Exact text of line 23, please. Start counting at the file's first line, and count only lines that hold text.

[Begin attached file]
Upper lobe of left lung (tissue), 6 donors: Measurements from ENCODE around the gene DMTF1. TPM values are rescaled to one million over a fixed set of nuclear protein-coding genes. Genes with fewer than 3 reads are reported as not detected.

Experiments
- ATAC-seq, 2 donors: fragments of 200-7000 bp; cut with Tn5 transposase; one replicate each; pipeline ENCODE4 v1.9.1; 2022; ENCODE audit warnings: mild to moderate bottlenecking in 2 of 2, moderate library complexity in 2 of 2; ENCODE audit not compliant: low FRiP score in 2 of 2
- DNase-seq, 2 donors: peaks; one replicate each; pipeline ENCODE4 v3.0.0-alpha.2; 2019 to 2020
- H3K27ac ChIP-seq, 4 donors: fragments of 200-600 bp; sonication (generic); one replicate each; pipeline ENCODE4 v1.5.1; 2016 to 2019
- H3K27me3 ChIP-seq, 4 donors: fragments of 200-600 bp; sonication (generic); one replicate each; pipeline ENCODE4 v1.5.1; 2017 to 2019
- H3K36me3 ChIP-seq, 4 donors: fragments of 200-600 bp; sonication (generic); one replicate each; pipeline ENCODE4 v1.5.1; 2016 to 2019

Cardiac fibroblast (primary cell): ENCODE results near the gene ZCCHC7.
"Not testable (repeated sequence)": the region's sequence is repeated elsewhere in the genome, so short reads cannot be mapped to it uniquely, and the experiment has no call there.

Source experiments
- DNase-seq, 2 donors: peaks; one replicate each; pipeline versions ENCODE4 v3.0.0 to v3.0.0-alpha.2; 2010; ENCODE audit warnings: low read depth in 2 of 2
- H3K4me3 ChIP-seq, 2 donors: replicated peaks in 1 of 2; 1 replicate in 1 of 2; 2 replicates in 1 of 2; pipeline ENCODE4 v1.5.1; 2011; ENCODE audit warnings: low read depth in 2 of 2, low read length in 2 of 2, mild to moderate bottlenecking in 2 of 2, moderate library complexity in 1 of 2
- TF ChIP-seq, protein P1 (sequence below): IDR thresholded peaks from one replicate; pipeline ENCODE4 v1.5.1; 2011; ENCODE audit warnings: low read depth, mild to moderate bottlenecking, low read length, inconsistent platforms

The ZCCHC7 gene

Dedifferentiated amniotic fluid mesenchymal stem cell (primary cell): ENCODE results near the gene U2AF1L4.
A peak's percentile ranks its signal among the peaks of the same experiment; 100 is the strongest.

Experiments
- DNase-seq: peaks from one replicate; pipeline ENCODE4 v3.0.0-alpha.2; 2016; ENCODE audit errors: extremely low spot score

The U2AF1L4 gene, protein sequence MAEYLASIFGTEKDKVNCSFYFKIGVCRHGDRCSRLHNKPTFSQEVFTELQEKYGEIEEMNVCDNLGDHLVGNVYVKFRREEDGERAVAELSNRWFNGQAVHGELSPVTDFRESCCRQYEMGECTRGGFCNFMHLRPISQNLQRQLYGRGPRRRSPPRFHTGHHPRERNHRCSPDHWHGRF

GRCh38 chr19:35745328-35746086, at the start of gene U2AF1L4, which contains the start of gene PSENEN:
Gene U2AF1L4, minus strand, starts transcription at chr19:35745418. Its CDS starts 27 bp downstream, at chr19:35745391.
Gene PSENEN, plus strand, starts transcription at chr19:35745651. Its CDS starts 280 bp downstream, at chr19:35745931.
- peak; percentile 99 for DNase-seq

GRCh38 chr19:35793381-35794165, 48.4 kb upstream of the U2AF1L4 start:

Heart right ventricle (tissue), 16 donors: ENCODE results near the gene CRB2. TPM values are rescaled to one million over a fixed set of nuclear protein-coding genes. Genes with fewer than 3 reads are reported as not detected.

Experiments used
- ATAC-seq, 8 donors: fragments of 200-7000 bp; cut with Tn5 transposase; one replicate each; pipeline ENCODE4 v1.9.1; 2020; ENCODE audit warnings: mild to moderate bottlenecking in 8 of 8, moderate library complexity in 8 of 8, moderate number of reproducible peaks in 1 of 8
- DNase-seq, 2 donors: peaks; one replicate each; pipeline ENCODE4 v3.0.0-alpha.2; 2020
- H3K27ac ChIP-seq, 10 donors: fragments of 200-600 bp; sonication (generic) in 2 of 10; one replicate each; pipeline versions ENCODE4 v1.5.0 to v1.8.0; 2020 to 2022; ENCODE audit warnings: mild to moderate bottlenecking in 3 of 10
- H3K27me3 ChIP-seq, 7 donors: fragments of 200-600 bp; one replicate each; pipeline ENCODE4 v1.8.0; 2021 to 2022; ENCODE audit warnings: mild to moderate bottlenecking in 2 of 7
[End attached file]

- peak; percentile 99 for DNase-seq